Minutes after scoring the game winner, Rust expressed his belief that this was a particularly big game. And a particularly big road trip.

“I think this one’s going to give us a little bit of juice,” he said. “This entire trip will. We found a way to win games in very different ways even when we weren’t at our best.”

Mike Sullivan didn’t think his team played an especially sharp game, but he appreciated the competitive spirit on display.

“I think it’s a huge win,” Sullivan said. “It was an ugly win. I don’t think we were at our best. We had moments when I thought we were good. What I liked was that we kept competing. We didn’t get down when they scored. They’re a good team. They’re hard to play against. I thought it was a gutsy effort on our part.”

Ten postgame observations

• Simply put, this was the trip the Penguins needed.

Sullivan’s right. It wasn’t pretty. The Kings had the better of the play for most of this game, though I found the 36-20 Los Angeles shot total to be a little misleading. Yes, the Kings were the better team most of the night. But they weren’t that much better. The Penguins held their own and found a way.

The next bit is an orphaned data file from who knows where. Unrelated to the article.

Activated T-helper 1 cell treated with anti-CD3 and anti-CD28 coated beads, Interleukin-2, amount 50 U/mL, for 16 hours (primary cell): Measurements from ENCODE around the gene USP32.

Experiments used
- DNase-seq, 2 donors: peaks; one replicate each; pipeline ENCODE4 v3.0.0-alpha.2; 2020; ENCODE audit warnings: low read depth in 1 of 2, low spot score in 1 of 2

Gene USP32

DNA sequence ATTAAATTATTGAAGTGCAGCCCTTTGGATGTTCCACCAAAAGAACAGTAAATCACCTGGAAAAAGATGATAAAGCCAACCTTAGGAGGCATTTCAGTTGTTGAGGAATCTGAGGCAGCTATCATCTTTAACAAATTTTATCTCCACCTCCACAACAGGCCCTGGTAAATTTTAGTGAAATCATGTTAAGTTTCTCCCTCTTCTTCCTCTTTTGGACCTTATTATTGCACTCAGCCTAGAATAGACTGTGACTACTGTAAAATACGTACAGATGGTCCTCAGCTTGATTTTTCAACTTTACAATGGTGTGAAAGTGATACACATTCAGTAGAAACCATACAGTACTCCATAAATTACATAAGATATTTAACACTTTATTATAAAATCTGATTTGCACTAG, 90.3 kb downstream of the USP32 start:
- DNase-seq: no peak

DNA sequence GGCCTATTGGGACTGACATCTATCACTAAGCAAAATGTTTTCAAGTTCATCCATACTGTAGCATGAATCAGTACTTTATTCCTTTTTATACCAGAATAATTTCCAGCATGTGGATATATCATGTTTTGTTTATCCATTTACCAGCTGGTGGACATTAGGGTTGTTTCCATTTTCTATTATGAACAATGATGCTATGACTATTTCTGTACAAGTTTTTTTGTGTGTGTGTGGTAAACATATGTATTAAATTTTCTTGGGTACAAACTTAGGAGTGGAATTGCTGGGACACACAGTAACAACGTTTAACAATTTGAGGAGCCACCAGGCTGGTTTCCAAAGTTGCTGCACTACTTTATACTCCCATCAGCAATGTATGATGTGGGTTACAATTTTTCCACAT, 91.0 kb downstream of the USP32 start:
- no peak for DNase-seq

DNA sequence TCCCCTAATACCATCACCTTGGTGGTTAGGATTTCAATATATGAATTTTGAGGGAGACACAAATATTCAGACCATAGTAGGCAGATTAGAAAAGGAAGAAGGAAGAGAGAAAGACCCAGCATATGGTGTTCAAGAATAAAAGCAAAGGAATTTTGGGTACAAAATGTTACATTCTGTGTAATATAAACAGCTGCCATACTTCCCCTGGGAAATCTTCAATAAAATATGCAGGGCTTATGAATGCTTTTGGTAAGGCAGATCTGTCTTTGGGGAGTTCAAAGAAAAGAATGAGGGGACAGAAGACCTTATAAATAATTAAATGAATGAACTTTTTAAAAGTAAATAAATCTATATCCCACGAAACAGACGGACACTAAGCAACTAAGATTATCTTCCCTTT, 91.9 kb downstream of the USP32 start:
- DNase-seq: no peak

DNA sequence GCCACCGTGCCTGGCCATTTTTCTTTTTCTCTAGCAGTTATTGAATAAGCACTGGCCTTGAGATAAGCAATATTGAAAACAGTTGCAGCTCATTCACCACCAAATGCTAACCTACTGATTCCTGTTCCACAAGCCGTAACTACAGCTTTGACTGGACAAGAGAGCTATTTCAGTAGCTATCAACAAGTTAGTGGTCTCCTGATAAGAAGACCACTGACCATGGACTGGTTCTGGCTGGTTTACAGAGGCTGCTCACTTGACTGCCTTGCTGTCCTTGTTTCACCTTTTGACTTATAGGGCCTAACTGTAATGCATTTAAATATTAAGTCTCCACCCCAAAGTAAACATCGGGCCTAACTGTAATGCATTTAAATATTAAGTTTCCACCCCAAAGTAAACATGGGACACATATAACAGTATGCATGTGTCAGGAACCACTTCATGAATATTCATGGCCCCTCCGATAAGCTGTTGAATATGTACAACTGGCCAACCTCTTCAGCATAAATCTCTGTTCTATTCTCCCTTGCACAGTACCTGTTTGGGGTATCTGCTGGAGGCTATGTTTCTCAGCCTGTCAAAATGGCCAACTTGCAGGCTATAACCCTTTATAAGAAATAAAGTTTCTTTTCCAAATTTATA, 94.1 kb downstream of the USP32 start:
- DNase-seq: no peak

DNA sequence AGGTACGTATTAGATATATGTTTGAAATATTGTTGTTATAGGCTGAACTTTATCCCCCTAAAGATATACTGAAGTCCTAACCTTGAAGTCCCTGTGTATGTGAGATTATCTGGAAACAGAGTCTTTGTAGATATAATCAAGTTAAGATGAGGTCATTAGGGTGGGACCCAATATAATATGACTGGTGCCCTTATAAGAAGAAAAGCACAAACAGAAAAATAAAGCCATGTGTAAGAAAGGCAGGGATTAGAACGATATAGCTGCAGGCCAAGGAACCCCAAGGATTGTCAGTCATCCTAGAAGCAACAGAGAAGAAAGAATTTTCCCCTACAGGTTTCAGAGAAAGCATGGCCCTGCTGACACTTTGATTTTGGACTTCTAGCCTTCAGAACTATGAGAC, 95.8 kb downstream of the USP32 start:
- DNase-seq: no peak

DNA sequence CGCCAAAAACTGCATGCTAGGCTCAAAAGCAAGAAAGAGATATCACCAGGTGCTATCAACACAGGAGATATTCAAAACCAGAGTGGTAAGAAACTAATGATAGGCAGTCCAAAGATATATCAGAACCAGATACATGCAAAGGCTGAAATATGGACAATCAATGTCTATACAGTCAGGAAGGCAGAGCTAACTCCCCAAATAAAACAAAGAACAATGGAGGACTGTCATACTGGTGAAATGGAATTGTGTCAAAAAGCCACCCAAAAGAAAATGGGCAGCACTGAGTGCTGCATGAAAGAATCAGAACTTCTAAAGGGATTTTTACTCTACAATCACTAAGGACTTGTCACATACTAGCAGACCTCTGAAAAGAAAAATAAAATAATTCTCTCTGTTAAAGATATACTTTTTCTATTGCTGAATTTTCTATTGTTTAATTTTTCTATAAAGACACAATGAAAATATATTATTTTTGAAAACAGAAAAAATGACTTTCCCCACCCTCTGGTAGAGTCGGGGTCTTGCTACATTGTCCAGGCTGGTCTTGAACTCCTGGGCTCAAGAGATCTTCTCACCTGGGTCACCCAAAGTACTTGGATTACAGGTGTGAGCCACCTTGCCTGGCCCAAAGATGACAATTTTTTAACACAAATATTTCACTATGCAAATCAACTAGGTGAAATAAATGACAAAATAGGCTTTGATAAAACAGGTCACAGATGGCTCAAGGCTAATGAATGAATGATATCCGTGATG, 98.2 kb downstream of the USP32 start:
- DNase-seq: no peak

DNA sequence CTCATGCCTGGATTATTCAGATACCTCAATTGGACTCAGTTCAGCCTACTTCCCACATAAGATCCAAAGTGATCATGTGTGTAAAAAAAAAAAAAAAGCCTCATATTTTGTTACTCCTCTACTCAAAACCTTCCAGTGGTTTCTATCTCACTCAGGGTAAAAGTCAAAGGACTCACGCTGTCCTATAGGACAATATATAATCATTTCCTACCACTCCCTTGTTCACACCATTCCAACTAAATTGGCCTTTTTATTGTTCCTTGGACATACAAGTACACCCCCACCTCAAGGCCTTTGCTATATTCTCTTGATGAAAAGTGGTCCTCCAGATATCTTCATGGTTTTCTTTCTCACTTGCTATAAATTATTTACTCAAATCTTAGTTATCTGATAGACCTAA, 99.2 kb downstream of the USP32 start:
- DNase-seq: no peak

Had the Penguins left California with a 2-1 record on this trip, it wouldn’t have been the end of the world. Disaster had already been averted because of the triumphs in San Jose and Anaheim.

However, this game was an opportunity to make the trip a smashing success. That’s exactly what happened.

• Give Kyle Dubas some credit for the past two wins.

The Penguins’ general manager and team president identified goaltending depth as a weakness when he took over the franchise. With Tristan Jarry and Alex Nedeljkovic out with injuries, the Penguins turned to Hellberg, their third-string goalie. (Good news: Jarry doesn’t have a concussion and is dealing only with eye swelling. He could be ready to return to the lineup as soon as Saturday.)